In the 1860s, La Cueva served as home for a hermit, Agostini-Justiniani, a strange man who had descended from Italian nobility, according to BLM information at the visitor center. Although he likely trained as a priest, Agostini allied himself with Los Hermanos Penitentes, or the Penitent Brothers, who scourged themselves in bloody religious rituals. He would become revered as a healer by the Penitentes. After wandering across much of Europe, Latin America and the United States, he wound up as an aging man near Dripping Springs, taking up his lonely desert residence, perhaps in the spirit of John the Baptist, at La Cueva.
On the isolated flanks of the Organs, he continued with his prayers and his healing of the sick. Warned of the danger of living alone in the remote area, he promised residents in the valley to the west “to make a fire in front of my cave every Friday evening while I shall be alive. If the fire fails to appear, it will be because I have been killed.” He would prove to be prophetic. In the spring of 1869, his Friday night signal fire failed to appear. When found the following morning, he lay dead, a knife in his back, a penitential “metal girdle full of spikes” around his loins.
Soledad and Bar Canyon Trail
Taking Dripping Springs Road west from the visitor center for about five miles, you will come to the intersection with Soledad Canyon Road, which leads south for a mile then east, to the southern end of the Organ Mountains. There you will find the head of the Soledad and Bar Canyon Trail, a rising and falling loop of about three miles through a natural amphitheater near the juncture of the two canyons. Located on a land parcel added to the Organ Mountain National Recreation Area through a cooperative effort by a private landowner, the Nature Conservancy of New Mexico, the BLM and one of New Mexico's longest serving congressmen, Joe Skeen, the trail leads through a rich mountain plant community. It conveys a feeling of the loneliness and isolation of the early Organ Mountain ranchers, especially through the ruins of a small rock home of an unknown owner at the northern end of the loop.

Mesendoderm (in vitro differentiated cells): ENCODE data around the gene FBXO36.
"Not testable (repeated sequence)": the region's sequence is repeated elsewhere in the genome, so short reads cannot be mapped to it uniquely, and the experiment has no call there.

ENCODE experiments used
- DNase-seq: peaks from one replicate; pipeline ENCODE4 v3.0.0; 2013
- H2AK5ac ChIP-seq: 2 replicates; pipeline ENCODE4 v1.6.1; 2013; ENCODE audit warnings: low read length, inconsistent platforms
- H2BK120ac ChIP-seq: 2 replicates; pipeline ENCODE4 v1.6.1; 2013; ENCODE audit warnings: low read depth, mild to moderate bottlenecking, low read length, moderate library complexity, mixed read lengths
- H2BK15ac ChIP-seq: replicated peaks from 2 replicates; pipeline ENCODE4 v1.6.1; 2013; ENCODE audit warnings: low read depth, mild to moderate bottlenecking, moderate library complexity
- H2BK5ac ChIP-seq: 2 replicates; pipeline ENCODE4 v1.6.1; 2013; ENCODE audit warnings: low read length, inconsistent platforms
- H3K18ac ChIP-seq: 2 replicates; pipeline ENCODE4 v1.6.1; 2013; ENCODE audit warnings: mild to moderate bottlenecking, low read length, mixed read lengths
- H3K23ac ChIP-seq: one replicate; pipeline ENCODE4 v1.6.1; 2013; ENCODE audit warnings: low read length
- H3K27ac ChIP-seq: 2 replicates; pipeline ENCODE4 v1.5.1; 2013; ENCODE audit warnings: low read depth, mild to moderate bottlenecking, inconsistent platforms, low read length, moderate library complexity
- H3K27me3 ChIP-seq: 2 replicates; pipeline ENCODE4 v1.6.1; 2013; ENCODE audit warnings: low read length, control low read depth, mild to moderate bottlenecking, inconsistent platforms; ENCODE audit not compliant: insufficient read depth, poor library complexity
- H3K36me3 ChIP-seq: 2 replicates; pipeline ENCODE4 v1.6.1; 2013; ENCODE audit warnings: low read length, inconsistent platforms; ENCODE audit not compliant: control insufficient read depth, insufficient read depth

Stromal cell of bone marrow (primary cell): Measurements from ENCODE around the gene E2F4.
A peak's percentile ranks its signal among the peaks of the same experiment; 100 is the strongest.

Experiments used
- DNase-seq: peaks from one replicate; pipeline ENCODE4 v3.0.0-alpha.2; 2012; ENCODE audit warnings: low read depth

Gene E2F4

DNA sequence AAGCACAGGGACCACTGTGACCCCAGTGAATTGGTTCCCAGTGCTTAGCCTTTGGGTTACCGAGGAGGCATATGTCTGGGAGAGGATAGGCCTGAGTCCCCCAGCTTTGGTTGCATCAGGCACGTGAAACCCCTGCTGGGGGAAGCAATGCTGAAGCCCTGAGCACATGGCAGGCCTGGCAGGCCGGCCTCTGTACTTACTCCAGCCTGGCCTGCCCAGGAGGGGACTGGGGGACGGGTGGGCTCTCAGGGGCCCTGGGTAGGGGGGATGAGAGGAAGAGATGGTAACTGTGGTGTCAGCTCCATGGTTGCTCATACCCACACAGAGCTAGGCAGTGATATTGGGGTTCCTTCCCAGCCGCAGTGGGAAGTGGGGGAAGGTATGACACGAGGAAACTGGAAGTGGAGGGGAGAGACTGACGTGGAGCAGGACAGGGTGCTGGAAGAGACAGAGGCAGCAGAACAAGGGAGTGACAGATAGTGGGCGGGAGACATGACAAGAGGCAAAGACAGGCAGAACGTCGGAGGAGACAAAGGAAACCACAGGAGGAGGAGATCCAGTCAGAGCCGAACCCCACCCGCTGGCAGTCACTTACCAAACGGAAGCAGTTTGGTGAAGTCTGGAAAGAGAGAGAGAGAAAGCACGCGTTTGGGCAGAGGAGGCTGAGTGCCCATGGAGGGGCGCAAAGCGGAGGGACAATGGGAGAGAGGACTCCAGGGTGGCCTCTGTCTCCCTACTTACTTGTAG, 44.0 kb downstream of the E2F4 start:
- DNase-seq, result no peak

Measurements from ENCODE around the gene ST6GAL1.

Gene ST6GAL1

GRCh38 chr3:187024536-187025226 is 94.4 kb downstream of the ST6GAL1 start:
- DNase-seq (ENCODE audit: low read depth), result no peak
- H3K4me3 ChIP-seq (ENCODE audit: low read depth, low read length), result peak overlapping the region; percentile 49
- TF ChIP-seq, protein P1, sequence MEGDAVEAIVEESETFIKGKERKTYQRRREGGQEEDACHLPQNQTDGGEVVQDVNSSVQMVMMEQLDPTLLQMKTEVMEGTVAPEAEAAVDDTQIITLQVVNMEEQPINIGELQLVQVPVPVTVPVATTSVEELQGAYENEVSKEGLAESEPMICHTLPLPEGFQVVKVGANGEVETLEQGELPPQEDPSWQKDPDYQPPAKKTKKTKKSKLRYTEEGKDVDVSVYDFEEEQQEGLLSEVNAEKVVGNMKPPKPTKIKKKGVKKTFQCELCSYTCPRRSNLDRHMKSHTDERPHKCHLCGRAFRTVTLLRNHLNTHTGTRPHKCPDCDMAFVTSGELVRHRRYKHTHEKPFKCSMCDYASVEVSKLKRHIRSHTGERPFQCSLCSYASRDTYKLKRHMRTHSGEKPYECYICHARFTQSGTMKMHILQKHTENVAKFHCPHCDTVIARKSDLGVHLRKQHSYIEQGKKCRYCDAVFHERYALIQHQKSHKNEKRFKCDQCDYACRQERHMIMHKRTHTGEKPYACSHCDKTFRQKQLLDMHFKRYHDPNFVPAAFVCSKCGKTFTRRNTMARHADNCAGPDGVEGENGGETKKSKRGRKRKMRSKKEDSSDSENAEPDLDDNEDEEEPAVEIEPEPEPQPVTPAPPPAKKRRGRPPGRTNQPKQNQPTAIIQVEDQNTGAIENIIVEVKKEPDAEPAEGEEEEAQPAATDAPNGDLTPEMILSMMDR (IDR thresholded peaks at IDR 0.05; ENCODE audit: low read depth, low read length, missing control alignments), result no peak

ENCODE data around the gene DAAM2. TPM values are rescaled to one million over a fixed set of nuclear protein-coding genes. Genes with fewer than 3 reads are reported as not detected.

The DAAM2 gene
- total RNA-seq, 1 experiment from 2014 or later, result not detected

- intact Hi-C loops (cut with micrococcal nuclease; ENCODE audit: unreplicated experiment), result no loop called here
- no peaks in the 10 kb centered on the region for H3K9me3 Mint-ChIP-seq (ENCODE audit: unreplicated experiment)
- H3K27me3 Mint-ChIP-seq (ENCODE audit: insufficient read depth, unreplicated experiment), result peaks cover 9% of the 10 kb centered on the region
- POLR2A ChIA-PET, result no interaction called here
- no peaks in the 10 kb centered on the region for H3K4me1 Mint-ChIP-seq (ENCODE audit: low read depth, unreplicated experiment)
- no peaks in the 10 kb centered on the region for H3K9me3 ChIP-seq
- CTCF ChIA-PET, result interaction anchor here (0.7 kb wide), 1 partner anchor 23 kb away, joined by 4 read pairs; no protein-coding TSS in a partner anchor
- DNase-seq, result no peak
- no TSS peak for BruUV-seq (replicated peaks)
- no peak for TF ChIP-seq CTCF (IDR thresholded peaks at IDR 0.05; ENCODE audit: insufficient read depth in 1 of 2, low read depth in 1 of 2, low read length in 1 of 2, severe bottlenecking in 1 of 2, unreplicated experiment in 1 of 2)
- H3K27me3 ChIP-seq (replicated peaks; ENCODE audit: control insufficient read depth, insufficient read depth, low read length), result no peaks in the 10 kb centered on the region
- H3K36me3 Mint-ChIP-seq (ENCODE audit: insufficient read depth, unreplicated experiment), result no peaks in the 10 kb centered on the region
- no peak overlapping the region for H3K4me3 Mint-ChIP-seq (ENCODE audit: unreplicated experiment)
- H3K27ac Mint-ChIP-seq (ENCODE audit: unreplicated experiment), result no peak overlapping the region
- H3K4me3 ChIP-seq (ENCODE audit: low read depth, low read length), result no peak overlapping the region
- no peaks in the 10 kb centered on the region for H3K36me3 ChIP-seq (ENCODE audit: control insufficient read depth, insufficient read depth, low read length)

The Other Side of the Mountain
You can explore the eastern side of the Organs from the Aguirre Springs National Recreation Area, where you can camp in designated sites among juniper and oak trees and hike through dramatic vistas on the Pine Tree and Baylor Pass trails. Aguirre Springs lies about 14 miles east of the Interstate Highway 25 Main Street Exit, off U. S. Highway 70/82.
Enroute from the west, you will pass through the historic San Augustin Pass, between the Organs on your right and the San Andres Mountains on your left. As you approach the pass, you will see a marker that identifies the site where, on February 29, 1908, a cowboy named Wayne Brazel or someone shot Pat Garrett in the back of the head. Brazel claimed self-defense. He won acquittal in a trial in which jury deliberations took no more than 15 minutes, said C. L. Sonnichsen in his Tularosa: Last of the Frontier West. You will also pass through the village of Organ, which served as the center of gravity for mining operations in the Organ Mountains during the late 19th century. In the slopes overlooking the village, you can still see the tailings of several of the mines, which altogether produced some millions of dollars in lead, copper and silver ore.
A mile or so east of San Augustin Pass, you come to the turnoff to Aguirre Springs, six miles to the south, and the trailheads for both the Pine Tree and the Baylor Pass trails.